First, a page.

NEW YORK CITY – Southern Baptist Disaster Relief (SBDR) units escaped significant damage from the nor’easter that dumped up to a foot of snow in various areas of the Northeast.
All SBDR operations were suspended for the duration of the storm Wednesday afternoon, but volunteers were back at work Thursday morning.
North Carolina Baptist Men (NCBM) also hunkered down for the storm, thankful that the snow wasn’t worse. Manna One, NCBM’s largest feeding unit was rerouted from Atlantic City to the Meadowlands earlier this week, beginning food distribution Nov. 6, but halting for the storm.
“Recovery teams are doing mainly tearout work with just a few tree jobs,” according to one update from NCBM. The mass feeding and recovery effort is being supported by a number of teams: shower, laundry, communications, chaplaincy, medical, assessment, administration, and others.
While Manna One was rerouted, NCBM is still hosting a shower, laundry and chaplaincy team in Atlantic City.
On Long Island the Kentucky kitchen number four had a tent roof collapse, but there were no injuries. The unit was operational again within hours. The South Carolina and Pennsylvania-South Jersey teams serving at Hammonton, N.J., served 4,750 lunches on Thursday.
The nor’easter that blanketed the Northeast affected disaster relief work including the North Carolina Baptist Men who had to shut down operations until the storm blew by.
View the Hurricane Sandy disaster relief photo gallery.
“The snow was not as bad as it could have been,” said North American Mission Board DR executive director Fritz Wilson. “Other than the Kentucky tent, we did not have any real issues. Everyone weathered the storm and is ready to get back to work.”
All the teams had to clear the snow from its tarps and tents so work could continue.
Perhaps the most notable damage involving Southern Baptists from Wednesday’s storm was that to the home of Metropolitan New York Baptist Association executive director George Russ.
“I was on my way home from work,” Russ said. “It is usually about an hour, but with the storm it took more than four. I called my daughter Amanda from the train and asked if she could go feed my dog. She lives around the corner.”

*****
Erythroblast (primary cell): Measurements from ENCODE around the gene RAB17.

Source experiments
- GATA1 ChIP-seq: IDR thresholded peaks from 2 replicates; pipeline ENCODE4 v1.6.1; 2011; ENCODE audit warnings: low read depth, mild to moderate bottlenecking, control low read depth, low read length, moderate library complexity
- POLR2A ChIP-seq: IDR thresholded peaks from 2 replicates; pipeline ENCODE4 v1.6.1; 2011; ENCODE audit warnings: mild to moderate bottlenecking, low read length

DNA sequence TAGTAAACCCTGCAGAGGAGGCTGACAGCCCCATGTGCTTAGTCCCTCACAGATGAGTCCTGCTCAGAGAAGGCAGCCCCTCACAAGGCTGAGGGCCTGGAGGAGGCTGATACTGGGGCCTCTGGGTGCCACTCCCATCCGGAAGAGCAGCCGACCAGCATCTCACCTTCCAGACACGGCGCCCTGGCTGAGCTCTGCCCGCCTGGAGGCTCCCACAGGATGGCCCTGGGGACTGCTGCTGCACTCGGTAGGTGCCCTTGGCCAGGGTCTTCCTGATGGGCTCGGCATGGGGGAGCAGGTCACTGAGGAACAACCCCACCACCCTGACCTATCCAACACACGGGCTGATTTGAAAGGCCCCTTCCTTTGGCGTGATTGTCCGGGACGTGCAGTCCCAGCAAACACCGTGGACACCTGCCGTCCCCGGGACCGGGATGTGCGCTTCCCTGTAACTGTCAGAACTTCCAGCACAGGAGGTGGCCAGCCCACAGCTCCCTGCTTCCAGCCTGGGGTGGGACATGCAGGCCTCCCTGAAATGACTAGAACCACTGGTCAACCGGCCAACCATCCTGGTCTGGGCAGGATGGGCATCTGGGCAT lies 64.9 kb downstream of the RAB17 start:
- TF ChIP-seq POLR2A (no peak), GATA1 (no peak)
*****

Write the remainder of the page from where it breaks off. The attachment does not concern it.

Amanda was in Russ’ home when a tree fell on the house.
“I’m thankful she was not injured,” Russ said. “She is seven and a half months pregnant. But she was OK.
“The tree was a 40-foot pine. It snapped over my house. It destroyed my front porch, and did roof damage on the front and rear of the house. Gutters, too.”
North Carolina Baptist Men disaster relief volunteers prepare food to help people recovering from Hurricane Sandy as well as relief workers providing aid to the affected areas.
SBDR volunteers from Tennessee and Texas arrived at Russ’ home Thursday to remove the debris and put tarps over the roof damage.
“These volunteers have everything just about cleaned up,” Russ said. “They are eating lunch in my kitchen. They will have tarps in place so the house will be okay until we can get the repairs completed. The insurance adjuster said it would be Monday at the earliest before they are here.”
Russ said the recovery efforts in New York are going as well as can be expected. His office is now the New York incident command headquarters. North American Mission Board (NAMB) disaster relief team leader Mickey Caison heads the effort.
“There are challenges here in the city,” Russ said. “Southern Baptists do not have a lot of churches in the city, so finding places for volunteers to stay has been tough. But things are turning the corner.”
Southern Baptist Disaster Relief leaders received praise from the chief of the Federal Emergency Management Administration via conference call Wednesday for their response to Hurricane Sandy.
“Thanks to everyone,” said Craig Fugate, FEMA administrator. “It has been a busy time. The President and the rest of the team appreciate Southern Baptist Disaster Relief. This will not be a short response. We still have a lot to do. Until people are back in their homes, Southern Baptist [volunteers] will be needed. Thank you for all that Southern Baptist Disaster Relief has done.”
(EDITOR’S NOTE – Joe Conway writes for the North American Mission Board. Southern Baptists and others who want to donate to the disaster relief operations can contact their state conventions or, via the web, contribute to NAMB’s disaster relief fund at www.namb.net/disaster-relief-donations. Other ways to donate are to call 1-866-407-NAMB (6262) or mail checks to NAMB, P.O. Box 116543, Atlanta, GA 30368-6543. Designate checks for “Disaster Relief.” North Carolina Baptist Men updates are available via its website, baptistsonmission.org/sandy, or its Facebook page, www.Facebook.com/ncmissions. Donations can be made on the website or make checks payable to N.C. Baptist Men. Designate checks for Disaster Relief and mail to: N.C. Baptist Men, Baptist State Convention, P.O. Box 1107, Cary, NC 27512. All of N.C. Baptist Men’s regular budget comes from the N.C. Missions Offering. For pictures from N.C. Baptists, visit facebook.com/ncmissionsdisasterrelief.)